Business leaders cheer as Abbott drives agenda
One of the world's many hypocrisies is the manner in which captains of industry tend to be highly critical of the capacity of governments to resolve the problems of the world - but then, when governments come up with ideas that suit their short-term interests, the captains back them in blind.
More on this idea later. But first, it was pats on backs all round this week as the finance and construction industry assembled for a slightly closer look at Australia's biggest infrastructure project - one of the most lucrative gigs around for the next decade or so.
Tony Abbott is determined to be known as an infrastructure Prime Minister. He doesn't believe in public transport, so he'll jag the infrastructure tag by jollying along some mega road projects, one each for Australia's eastern capitals.
In Sydney, the big dig - and it really is big - is the WestConnex motorway. In Melbourne it is the east-west link, in Brisbane, the Gateway Motorway.
But it was in Sydney that Abbott's road builders, Infrastructure Minister Warren Truss and parliamentary secretary Jamie Briggs, ventured for an industry briefing and the announcement of a new board to head up the WestConnex Delivery Authority.
"I rate it as the best board for the best road project in Australia," gushed NSW Roads Minister Duncan Gay of his own handiwork.
The board is headed up by business gadabout du jour Tony Shepherd.
Shepherd knows road projects. He was behind Sydney's Harbour Tunnel and headed up Melbourne's EastLink project for Transfield. He's now chairman of the Business Council of Australia and the Abbott government's Commission of Audit.
Helping Shepherd with the workload are three public servants, two construction industry veterans - Peter Brecht, formerly of Lend Lease and Abigroup, and Rod Pearse, formerly of Boral - and Robert Hamilton, the co-founder of Mirvac.
So lots of business experience then. Which invites the question: what are these people doing?
None of them seem to be raising what is quite a large elephant in the room: that WestConnex is the biggest urban infrastructure project in the country - with $3.3 billion of taxpayers' money already committed to it - and hardly anything is known about it.
Taxpayers across the country do not know how many cars are expected to use this motorway. They do not know its estimated impact on local roads. They are yet to be told its precise route. They're in the dark on construction methods.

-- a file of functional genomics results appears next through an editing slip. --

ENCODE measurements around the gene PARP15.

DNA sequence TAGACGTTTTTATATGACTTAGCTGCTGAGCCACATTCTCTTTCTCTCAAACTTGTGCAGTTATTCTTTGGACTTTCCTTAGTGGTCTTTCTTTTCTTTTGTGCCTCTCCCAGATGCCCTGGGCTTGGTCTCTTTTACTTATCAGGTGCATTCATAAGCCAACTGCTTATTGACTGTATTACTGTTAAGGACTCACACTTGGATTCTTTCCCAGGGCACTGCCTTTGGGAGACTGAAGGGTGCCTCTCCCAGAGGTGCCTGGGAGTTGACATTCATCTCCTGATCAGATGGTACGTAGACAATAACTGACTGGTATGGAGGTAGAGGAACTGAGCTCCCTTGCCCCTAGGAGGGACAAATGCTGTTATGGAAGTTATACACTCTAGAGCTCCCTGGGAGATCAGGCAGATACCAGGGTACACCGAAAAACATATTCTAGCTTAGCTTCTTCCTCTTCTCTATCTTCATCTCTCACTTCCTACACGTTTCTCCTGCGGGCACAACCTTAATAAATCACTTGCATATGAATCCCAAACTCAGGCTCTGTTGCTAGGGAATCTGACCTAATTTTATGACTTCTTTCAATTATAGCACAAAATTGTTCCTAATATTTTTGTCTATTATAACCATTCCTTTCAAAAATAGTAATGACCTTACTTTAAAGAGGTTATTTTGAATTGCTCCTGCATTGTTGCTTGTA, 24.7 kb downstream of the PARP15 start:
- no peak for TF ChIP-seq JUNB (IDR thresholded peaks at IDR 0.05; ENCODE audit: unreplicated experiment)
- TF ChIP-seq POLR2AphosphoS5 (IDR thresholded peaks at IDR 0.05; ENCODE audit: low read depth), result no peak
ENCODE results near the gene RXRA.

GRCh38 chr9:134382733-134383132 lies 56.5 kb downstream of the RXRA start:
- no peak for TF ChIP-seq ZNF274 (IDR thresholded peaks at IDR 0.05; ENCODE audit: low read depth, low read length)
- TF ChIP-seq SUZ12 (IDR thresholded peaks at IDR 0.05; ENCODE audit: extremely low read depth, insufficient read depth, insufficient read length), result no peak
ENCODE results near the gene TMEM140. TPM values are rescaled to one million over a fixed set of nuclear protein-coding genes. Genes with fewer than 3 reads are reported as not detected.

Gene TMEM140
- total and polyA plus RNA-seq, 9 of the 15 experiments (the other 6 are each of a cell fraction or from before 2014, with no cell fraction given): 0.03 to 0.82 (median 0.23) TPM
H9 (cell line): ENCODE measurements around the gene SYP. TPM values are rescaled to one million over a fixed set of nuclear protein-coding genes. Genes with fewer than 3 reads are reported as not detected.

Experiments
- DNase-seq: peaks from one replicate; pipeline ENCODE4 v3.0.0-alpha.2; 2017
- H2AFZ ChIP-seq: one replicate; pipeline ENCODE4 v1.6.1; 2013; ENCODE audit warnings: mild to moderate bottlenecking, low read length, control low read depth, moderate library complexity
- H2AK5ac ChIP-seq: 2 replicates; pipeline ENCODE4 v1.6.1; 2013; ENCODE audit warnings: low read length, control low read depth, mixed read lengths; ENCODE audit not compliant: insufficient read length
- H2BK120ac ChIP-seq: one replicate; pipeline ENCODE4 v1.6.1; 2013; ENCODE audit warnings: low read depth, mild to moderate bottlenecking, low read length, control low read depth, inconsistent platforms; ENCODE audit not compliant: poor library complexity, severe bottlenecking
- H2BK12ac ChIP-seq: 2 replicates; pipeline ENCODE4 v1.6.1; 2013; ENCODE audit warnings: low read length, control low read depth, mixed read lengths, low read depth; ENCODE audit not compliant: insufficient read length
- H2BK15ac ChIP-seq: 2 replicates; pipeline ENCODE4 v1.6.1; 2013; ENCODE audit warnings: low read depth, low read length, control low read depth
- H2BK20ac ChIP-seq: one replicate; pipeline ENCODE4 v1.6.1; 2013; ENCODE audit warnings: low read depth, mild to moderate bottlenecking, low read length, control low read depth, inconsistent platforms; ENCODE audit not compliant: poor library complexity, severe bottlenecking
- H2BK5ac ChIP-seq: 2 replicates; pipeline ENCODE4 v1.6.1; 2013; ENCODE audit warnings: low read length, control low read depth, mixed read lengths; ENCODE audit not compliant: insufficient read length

Even the need for the WestConnex is not known. It is certainly true Sydney's roads are inadequate. But this does not mean that the precise model of WestConnex is the solution.
It might be that Sydney motorists want to drive in directions other than where WestConnex will direct them. In any case, we do not know if this has been tested.
We do not know if lots of things have been tested.
Take the cost. WestConnex is really a connection of three motorway projects the NSW government says will cost about $11.5 billion together.
One of the three projects - the second to be built - will be another M5 East Tunnel in southern Sydney and connecting road to Sydney Airport. The state says it will be able to build this for $3.6 billion to $3.8 billion, with construction starting in 2016 and finishing in 2020.
This forecast - presented with no justification to back it up - appears heroic at best.
When the former NSW Labor government appealed to the federal government for funding for pretty much the same project in 2010, it put a $4.5 billion price tag on it (with inflation, that would probably be close to $6 billion by 2020). Even then the federal government's adviser Infrastructure Australia said the $4.5 billion figure was likely to be understated.
So on what basis are Tony Abbott and Barry O'Farrell now so confident that they can do the job for billions less than their predecessors?
The public servant running the project to date, Paul Goldsmith, was asked about the difficulties of the southern section of the WestConnex at this week's industry briefing once journalists were moved along to a press conference in another room.
"When we started the business case we recognised this as a very difficult place to build a motorway," Goldsmith said. "It's a very expensive place to build a motorway, and this is why we developed a couple of industry partners to have some input into developing solutions for that part of WestConnex.
"We haven't got a fixed solution, but we have a whole bunch of ideas and we've got some shortlisted solutions to that area."
In other words, the government is sure it can build this section of motorway for $3.8 billion, but it either does not know how or will not say.
The reason taxpayers and Sydney residents should be concerned, and the reason business leaders don't do anyone any good by signing up as uncritical cheerleaders for projects like WestConnex is that when governments husband information they tend to make mistakes.
This should not be a radical concept. Businesses tend to be sceptical of the capacity for governments to get things right: why would they assume they're doing the right thing just because they're sympathetic to the initiative?
What would be useful would be if business leaders like Shepherd insisted on transparency. They could insist the government reveal the workings, analysis and assumptions of projects such as WestConnex, in the same way they would if governments proposed massively expensive new welfare, disability, education or health programs.
Ross Gittins is on leave.